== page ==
Many people will accuse a vegan of caring more about the rights of animals than the rights of humans, and this is simply not true. It’s sort of an equal amount of caring to be honest. You see, we tend to see the world as made up of beings – we’re all sharing one planet together, and everyone and everything should be allowed to live happily and without harm. Therefore most vegans, if not all, will grimace and groan at the notion of speciesism; this is, after all, where animal cruelty seems to stem from – humans thinking that, because they’ve managed to become top of the food chain in their urban environment, it somehow means they can treat other species with nothing but cruelty and contempt. Power begets corruption, it seems.
Speciesism, in case you are unaware (like I was mere months ago), is the assignment of different levels of power and rights to one species dependent on their specific qualities as a species. It is a term coined by British psychologist Richard R. Ryder in 1973. In his book Victims of Science: The Use of Animals in Research (1975) he states:
"I use the word 'speciesism’ to describe the widespread discrimination that is practised by man against other species ... Speciesism is discrimination, and like all discrimination it overlooks or underestimates the similarities between the discriminator and those discriminated against."
In short, it is a form of discrimination. Think of it this way. For centuries, humans have divided themselves into sub-sects dependent on different qualities of our own ‘humanity’ – race, gender, sexual orientation, religious belief, amongst hundreds of others. These divisions caused wars, and still do. Racial discrimination led to slavery, religious discrimination has resulted in holocausts; it’s all around us in the history books and on the current news. People believing themselves to be of higher worth removed the rights of people deemed of lower worth. Speciesism is another sub-sect, another forced removal of rights from living, feeling beings simply because people have decided they are of lesser worth. And how do we measure worth? Well, by usefulness to us as humans, of course. We love to exploit lesser beings, and lesser humans. Where less worthy humans were able to rise up through political protest and eventually acquire their own equal rights, animals are without this platform. They can’t speak out against the injustices done against them. But does that make them any less deserving of the right to live? If a child is born deaf, and blind, and dumb, do we discard it as useless? No. We go out our way to accommodate them; we have specifically developed programmes for these children to live fulfilling lives - and rightfully so. No one person should be measured by what they can offer to society, and neither should the rest of the inhabitants of this world.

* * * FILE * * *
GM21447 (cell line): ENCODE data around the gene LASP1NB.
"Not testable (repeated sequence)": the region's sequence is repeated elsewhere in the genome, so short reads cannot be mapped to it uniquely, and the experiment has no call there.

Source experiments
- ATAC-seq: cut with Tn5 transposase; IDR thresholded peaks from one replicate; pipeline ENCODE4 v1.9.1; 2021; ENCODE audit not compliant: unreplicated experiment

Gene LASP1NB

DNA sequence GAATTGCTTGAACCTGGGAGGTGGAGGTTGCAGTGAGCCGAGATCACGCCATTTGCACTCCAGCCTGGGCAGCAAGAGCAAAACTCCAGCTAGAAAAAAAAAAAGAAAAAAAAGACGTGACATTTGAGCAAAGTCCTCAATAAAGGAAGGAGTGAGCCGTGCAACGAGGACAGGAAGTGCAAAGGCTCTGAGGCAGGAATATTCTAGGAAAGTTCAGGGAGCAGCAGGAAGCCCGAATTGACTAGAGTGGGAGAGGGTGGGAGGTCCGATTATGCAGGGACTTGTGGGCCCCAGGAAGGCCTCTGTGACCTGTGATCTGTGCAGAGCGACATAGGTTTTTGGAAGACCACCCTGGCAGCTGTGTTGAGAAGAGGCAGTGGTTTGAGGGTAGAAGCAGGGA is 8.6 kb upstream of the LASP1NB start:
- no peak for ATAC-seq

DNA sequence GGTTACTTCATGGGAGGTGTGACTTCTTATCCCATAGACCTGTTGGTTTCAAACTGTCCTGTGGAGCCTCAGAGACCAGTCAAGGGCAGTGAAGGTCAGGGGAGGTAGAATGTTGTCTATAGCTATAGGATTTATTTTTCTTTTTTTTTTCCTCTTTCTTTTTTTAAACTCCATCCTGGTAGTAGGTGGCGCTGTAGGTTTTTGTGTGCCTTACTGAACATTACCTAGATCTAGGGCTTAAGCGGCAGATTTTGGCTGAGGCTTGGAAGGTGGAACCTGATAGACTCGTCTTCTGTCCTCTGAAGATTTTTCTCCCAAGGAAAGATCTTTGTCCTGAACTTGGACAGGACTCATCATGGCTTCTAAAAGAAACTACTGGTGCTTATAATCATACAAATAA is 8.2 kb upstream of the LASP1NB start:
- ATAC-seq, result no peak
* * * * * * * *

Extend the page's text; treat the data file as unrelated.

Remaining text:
But this is exactly what we do with animals. We measure their worth by what we feel they can offer to society. Are they edible? Then over-breed them and send them to the slaughterhouses. Do they produce goods which are edible? Then over-breed them, force them to overproduce these goods, take these goods and send the animal to the slaughterhouses when they’re all used up. Do they produce or possess goods which can be manufactured into clothing, fashion items and other household products? Then over-breed them, strip them of these goods, send them to the slaughterhouses or dispose of them if inedible. But what of those animals that are cute, cuddly, or demonstrate the ability to show a form of affection towards a human? Well, over-breed them, sell them as stock and put them in the home for companionship purposes. After all, just as we need to eat and cover our bodies in clothing, we also require a basic need of companionship and to feel loved. All animals can offer love, affection, companionship, but we only choose to accept this from animals which fit into our home lives and which fit the criteria of cute and/or cuddly. After all, who wants an ugly, un-cuddly pet?
Of course, many people will and do support speciesism, either actively or unconsciously. Humans are capable of self-awareness, of logical, rational and philosophical thought, of creating and inventing, seemingly more so than other animals. Because of this, people believe we are naturally superior. But what I’m hopefully conveying here is that, even if we are superior in many ways, does that give us the right to exploit those we have deemed inferior? I certainly think not.
Richard D. Ryder coined another interesting term more recently that more eloquently echoes what I have been discussing. In an article featured in The Guardian, entitled All beings that feel pain deserve human rights: Equality of the species is the logical conclusion of post-Darwin morality (August 6 2005), he wrote:
“Our concern for the pain and distress of others should be extended to any 'painient'—pain-feeling—being regardless of his or her sex, class, race, religion, nationality or species. Indeed, if aliens from outer space turn out to be painient, or if we ever manufacture machines who are painient, then we must widen the moral circle to include them. Painience is the only convincing basis for attributing rights or, indeed, interests to others.”
This blog entry is by no means exhaustive. There are many angles, arguments and subtext in which to take into account. Hopefully, I’ve provided a decent overview of speciesism. Here are a couple of useful links if you feel inclined to read further.